We all know about the Internet of Things. Cool or useless gadgets, which are each controlled by their individual app on our smartphone. This is often very convenient, but not always.
- It may be hard to get the entire user base to use to use a particular app, especially if their skills and the hardware/operating system of the device is very diverse.
- Getting new users on board may be hard.
- Having one more app to install or activate may be very inconvenient. Especially, if the app is only used during part of the day.
- The device itself may already provide all the interaction that is needed.
So, sometimes good old-fashioned physical devices may be better. One of those devices is the telephone. Why not call the device from a plain old telephone or DECT phone? They can be easily transferred and found. Or, why not have your device call such a telephone on certain events?
The idea is not new. Widespread use of Interactive Voice Response (IVR) menus dates back to the 1980s. And as it is, it may sometimes still be the best option to have an automated conversation via phone.
Let’s take a small, owner-operated shop as an example: During slow periods of the day, the owner might want get work done in one of the back rooms (store room, office, …). But what if a customer walks in? So it would be great to be notified. That signal should be very clear to the owner, but should not annoy or confuse the customer. In our example, some of the rooms are far from the sales floor and each other, and some of the activities might be themselves noisy. So a single bell placed at only a single location would not reach all the locations unless it would be very loud.
Bells and Whistles
So, the solution would be a portable, programmable bell. In a shop, you already have a portable bell: The telephone. So just make it programmable!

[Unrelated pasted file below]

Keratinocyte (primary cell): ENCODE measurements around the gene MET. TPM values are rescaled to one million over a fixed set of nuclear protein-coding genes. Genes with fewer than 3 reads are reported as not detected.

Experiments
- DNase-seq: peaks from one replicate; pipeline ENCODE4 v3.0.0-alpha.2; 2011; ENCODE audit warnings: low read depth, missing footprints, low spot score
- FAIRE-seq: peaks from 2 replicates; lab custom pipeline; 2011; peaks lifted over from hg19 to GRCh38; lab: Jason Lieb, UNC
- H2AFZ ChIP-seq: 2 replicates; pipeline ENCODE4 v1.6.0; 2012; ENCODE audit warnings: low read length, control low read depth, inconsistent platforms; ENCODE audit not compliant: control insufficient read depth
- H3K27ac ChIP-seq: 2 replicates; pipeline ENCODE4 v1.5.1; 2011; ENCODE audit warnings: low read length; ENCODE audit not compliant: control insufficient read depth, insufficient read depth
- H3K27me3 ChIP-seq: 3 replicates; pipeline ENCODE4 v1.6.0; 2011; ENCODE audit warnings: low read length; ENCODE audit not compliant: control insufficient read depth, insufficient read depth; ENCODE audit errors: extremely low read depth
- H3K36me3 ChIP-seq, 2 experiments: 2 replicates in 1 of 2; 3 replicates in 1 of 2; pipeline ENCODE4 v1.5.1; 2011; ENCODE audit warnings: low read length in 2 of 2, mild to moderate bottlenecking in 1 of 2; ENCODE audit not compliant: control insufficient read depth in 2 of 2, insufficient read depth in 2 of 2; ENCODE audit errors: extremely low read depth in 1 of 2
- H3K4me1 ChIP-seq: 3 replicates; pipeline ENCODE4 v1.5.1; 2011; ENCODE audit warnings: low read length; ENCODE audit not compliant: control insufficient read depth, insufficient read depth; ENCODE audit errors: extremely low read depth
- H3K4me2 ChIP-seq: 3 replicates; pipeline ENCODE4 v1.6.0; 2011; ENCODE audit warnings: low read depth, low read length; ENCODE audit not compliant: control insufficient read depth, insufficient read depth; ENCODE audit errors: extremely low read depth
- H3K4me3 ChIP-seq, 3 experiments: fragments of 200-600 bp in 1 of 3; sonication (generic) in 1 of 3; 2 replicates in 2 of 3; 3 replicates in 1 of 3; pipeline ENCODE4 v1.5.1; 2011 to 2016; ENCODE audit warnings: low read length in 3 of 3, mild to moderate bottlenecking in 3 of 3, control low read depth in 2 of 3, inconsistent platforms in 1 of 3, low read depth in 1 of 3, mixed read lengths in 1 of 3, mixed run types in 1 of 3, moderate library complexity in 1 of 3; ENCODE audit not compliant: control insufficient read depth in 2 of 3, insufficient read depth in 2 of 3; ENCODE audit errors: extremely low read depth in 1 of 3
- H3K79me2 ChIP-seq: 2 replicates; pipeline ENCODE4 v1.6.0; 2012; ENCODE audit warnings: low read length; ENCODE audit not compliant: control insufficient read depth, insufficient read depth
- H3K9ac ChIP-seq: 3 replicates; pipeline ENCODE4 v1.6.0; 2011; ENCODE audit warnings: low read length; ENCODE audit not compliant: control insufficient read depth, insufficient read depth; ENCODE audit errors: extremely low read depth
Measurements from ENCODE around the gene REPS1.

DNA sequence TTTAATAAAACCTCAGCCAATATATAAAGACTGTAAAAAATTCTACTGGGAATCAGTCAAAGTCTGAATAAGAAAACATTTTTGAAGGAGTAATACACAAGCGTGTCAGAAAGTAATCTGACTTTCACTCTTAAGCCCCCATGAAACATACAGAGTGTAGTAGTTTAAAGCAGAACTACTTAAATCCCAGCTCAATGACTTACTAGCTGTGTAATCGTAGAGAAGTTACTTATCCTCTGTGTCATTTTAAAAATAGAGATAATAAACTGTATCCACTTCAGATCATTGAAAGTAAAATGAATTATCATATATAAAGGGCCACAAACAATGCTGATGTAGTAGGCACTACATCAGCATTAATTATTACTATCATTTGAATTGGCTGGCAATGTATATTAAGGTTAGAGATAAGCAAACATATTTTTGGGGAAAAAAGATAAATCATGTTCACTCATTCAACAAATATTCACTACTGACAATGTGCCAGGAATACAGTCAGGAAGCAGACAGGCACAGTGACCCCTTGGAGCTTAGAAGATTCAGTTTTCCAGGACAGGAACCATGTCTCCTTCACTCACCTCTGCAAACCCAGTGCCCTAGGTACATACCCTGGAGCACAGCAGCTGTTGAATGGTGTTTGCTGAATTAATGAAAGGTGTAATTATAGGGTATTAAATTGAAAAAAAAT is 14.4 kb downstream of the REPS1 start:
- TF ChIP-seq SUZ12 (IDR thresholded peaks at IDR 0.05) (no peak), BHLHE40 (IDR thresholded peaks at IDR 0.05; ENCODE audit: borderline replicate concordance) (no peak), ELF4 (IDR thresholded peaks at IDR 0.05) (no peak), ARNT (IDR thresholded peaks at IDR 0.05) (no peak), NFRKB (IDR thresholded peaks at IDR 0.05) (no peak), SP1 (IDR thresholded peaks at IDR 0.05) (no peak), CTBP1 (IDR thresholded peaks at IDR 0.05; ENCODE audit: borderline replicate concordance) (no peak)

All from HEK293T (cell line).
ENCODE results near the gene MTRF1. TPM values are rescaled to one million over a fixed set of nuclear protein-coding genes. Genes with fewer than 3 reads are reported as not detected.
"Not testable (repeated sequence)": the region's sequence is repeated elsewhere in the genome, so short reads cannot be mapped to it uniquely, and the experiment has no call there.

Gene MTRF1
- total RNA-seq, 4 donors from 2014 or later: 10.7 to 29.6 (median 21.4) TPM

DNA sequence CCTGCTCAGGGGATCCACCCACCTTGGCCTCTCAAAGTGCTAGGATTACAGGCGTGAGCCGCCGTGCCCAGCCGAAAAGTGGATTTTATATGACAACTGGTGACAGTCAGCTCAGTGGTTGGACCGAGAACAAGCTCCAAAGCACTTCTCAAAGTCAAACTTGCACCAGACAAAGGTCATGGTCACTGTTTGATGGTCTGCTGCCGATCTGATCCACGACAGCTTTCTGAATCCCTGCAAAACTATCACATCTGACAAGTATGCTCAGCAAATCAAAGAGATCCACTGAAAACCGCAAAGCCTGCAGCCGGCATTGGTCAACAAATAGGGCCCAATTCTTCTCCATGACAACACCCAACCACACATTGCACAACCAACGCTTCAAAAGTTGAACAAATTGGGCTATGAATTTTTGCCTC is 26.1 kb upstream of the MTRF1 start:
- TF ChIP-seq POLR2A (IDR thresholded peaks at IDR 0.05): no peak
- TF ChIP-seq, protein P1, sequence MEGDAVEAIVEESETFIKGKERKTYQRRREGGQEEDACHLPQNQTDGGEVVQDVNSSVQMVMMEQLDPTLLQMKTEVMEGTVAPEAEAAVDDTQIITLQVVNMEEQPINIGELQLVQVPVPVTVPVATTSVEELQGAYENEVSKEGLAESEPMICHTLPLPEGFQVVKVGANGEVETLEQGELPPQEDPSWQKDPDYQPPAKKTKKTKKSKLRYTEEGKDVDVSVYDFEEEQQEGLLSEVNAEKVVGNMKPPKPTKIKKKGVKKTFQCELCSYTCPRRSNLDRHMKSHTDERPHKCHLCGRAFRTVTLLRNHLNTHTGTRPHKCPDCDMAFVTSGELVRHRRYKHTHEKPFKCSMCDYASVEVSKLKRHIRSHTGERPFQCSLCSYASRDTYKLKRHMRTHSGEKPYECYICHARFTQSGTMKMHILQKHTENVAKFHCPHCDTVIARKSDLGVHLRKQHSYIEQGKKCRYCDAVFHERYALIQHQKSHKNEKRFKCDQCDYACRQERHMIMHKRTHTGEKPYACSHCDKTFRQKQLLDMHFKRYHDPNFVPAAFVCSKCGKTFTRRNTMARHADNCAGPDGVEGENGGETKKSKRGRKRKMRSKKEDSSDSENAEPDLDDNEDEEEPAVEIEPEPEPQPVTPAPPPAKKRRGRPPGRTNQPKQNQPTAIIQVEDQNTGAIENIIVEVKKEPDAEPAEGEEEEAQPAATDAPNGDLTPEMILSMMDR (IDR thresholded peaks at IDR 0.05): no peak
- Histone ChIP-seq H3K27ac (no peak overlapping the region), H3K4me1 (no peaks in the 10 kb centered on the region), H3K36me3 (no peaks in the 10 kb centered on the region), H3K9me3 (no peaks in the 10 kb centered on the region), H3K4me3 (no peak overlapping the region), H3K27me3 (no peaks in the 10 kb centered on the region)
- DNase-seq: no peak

The idea is to connect a tiny computer, connect it to a customer-sensor, and have it pose as another telephone. Then, it can call the shop owner’s phone on important events, but only if the shop owner is not in the sales room.
The programmable part is that it should react differently to different scenarios. The current options are:
- When a shop attendant was in the shop, the door bell should not ring.
- When no customer was in and the attendant wanted to go to the store room, she should be able to quickly enable the door bell and take the phone with her to the store room.
- When a customer would then enter the sales floor, the attendant should be alerted so she can welcome the customer.
Identifying whether the shop owner wants to leave the sales floor and thus arm the doorbell is done by calling the number of the sensor and immediately hang up, or use some DTMF digits to select options.
The nice part is that the recordings, both for the ring tone (the door bell) and the announcements can be personalised.
Getting things to work as smoothly as described here was not as easy as I hoped. However, it is easy to install and use, now. The remaining parts of this series explain the lessons learned and how you can reproduce it easily. So that you too can upgrade from cumbersome IoT to easy-to-use ToE.